Summary: In this text, Paul suggests three means through which we can live together in Christ. They summarize the content of this book.
LIVING TOGETHER IN CHRIST
A. Living together requires more than living in the same house with someone.
1. During the week of Christmas 2001, Christine and I spent a week at her brother’s in Marquette, MI, along with her sister’s family from Oceanside, CA, and her mother.
a. The planning for that week had begun a year earlier, and resulted in 13 of us living in Bud and Lorilee’s home for a week.
b. We had a great time while working around all the coats and snow boots that you need in Marquette at that time of year, and working out ways so everyone could use the two bathrooms.
c. The kids (six of them), who see each other less than once a year, got along fabulously, as did the adults.
d. There was only one negative exchange between the two sisters, their brother, and mother, and that had to do with some left-over feelings from their growing up years – you know how that goes.
e. Otherwise, we attended The Fellowship of the Ring movie together, watched movies on the VCR, some went skiing together, did some shopping together, took a long, grueling trek through the woods on a snowy day to see some ice caves formed by a waterfall (from which Christine’s mother almost could not make it back), attended church together, and did a lot of eating and visiting.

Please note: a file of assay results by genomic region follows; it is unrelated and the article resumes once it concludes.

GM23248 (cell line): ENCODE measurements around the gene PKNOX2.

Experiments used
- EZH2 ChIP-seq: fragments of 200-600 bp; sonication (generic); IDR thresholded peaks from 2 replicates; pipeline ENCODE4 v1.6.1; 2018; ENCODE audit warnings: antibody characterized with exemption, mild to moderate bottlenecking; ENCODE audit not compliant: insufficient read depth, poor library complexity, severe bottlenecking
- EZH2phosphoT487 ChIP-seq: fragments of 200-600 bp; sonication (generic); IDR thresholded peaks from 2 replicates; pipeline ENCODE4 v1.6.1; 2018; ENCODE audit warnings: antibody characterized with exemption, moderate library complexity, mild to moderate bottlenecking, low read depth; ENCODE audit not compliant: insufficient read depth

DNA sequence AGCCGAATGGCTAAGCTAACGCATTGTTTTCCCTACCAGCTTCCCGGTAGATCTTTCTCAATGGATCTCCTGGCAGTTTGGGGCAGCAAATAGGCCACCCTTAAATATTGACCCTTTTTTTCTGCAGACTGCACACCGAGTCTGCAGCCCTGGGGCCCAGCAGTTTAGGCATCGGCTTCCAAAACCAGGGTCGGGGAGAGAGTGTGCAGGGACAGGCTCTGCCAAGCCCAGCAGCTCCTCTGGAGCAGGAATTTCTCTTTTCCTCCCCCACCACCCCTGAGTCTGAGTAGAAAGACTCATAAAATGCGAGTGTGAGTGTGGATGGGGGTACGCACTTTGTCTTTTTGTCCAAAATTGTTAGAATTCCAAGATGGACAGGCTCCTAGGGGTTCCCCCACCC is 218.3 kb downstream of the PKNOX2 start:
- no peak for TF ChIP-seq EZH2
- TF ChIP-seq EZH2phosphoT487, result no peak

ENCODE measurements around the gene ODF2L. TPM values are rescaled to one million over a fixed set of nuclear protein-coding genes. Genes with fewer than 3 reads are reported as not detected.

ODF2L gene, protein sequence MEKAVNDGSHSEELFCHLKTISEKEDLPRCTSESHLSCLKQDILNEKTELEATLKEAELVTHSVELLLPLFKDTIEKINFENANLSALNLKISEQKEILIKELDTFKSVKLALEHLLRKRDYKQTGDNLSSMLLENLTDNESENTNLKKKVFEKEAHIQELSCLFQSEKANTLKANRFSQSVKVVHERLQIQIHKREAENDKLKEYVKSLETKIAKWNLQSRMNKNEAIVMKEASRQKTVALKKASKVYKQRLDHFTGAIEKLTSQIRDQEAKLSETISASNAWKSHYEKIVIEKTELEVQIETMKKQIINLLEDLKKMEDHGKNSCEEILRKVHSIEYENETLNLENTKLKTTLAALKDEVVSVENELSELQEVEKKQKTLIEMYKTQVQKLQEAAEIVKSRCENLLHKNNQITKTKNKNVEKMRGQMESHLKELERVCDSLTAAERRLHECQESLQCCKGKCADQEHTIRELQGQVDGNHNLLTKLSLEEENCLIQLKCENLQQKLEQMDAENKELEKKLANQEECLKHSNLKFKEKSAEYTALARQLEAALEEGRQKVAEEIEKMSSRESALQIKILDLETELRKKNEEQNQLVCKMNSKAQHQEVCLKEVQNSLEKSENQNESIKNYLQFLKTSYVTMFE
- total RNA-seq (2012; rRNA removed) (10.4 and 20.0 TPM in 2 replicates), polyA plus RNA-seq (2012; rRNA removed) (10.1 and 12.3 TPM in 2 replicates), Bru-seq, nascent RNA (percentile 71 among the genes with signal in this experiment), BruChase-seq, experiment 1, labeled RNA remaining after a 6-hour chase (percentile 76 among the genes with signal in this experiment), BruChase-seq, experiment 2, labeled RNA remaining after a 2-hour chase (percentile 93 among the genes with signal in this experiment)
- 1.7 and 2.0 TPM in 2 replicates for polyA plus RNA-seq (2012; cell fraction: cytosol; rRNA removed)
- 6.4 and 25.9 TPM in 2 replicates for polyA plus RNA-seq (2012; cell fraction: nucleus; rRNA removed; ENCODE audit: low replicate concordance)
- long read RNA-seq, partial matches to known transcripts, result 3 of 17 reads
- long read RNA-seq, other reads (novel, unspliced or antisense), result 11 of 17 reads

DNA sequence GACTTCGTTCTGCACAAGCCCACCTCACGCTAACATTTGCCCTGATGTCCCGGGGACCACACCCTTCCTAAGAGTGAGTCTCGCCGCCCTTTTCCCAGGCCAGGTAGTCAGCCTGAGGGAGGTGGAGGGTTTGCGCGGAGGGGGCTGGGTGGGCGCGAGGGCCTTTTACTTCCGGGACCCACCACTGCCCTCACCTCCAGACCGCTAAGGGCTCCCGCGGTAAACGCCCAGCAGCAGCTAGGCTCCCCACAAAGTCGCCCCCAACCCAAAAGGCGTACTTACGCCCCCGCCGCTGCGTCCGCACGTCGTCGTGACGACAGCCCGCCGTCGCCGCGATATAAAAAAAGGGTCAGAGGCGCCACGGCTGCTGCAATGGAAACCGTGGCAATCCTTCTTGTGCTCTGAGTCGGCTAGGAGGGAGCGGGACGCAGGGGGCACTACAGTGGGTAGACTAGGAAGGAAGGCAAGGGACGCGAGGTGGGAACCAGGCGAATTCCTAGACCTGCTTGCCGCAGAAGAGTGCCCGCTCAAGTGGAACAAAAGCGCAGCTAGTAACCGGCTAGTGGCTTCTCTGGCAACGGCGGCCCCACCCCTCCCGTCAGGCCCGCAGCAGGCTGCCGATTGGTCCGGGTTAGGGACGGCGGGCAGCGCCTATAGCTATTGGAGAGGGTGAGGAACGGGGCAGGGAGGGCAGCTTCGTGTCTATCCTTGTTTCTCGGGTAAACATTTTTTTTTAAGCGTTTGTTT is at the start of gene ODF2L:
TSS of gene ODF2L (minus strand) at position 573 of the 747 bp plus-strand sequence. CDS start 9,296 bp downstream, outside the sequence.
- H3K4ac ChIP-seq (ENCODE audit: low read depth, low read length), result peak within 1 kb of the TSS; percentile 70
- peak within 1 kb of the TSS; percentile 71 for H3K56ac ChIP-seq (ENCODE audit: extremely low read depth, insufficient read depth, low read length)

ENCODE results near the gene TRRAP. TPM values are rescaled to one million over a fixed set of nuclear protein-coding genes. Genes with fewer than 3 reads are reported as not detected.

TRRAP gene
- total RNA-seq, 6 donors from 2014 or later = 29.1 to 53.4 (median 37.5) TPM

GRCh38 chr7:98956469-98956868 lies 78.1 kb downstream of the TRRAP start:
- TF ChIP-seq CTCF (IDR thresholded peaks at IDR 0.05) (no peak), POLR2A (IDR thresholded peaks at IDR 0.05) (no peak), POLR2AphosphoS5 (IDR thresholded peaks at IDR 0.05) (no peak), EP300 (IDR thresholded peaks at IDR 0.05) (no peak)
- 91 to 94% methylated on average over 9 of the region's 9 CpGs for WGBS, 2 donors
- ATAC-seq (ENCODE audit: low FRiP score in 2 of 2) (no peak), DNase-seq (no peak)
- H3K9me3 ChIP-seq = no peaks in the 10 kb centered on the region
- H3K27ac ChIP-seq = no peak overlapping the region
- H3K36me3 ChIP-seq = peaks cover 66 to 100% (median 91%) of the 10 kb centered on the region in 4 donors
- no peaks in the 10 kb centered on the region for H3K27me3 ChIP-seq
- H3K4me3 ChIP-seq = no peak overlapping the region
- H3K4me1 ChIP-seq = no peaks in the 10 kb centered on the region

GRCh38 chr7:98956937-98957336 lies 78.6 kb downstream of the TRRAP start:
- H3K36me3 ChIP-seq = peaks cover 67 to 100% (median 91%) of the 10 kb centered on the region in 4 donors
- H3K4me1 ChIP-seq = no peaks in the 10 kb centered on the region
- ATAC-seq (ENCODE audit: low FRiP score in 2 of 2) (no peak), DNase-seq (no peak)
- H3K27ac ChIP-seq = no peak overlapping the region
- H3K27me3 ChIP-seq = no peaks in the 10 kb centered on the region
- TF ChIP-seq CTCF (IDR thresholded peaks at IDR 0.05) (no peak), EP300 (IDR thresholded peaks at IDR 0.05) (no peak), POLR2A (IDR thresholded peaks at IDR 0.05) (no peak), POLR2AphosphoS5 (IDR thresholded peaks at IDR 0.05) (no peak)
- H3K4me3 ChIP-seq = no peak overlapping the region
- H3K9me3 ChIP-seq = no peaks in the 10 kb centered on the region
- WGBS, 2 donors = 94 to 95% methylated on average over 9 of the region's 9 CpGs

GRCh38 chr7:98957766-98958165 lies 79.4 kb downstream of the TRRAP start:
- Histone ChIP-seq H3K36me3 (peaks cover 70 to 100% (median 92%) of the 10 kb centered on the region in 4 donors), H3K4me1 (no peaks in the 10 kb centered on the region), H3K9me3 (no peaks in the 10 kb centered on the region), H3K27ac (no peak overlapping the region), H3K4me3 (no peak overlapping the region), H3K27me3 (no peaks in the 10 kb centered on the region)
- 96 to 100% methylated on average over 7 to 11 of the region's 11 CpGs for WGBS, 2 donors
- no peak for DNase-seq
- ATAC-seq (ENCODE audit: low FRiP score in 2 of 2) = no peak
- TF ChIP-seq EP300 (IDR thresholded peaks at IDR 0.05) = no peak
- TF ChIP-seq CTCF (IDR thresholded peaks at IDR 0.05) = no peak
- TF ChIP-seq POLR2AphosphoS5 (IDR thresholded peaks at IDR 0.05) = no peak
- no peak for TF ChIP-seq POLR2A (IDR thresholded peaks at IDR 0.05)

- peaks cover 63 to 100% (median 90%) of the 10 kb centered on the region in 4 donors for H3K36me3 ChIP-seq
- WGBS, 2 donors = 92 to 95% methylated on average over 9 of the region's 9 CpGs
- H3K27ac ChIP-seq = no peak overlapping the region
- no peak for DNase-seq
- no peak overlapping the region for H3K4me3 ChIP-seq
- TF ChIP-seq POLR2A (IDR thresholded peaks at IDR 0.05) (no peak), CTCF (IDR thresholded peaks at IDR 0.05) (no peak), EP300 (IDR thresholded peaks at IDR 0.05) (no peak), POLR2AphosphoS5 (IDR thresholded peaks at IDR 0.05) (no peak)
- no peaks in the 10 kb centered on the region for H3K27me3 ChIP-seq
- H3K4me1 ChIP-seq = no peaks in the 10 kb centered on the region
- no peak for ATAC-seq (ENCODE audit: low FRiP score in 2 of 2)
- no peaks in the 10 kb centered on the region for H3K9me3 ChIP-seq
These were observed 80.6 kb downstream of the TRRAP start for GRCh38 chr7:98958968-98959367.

f. You have to make adjustments to live together like that, but even then we could not have lived together that way for long,. The house is not big enough for a permanent arrangement and none of us are geared for that kind of living.
2. I never had any great problem rooming with any of the four or five roommates I had during my college years, although each of them provided their own peculiarities that I had to put up with as they did mine but I did have to work a bit in rooming with one; his name was Bill.
a. You have to understand that I am a neat person, so with all my roommates my part of the room was always neat; Bill was not neat.
b. His room looked like a tornado hit it. That would have okay, but there were a lot of tornados that went through our room -- and always on his side.
c. He had to clean clothes and books off his bed to sleep; I do not think he could study at his desk, because there was no room; his closet was always piled with dirty clothes.
d. You could not exactly say we lived together; we just lived in the same room. To have really lived together we would have had to solve that impasse.
3. When marriages function like that, divorce is the result.
B. Life in the church can be like that.
1. You cannot live together in the church and in service to the Lord without working through disagreements and difficulties.
a. We have not done very well at that at Westwood for the last year or two: we have broken relationships with a former minister and his family, with the campus minister at UW and his family, with other former members who have left us to go to church in a variety of places (often determined by “whose side” they were on in the conflicts), have cut off support from a ministry the congregation had supported since that ministry’s inception, and have left some of us still here wondering how we feel about certain people.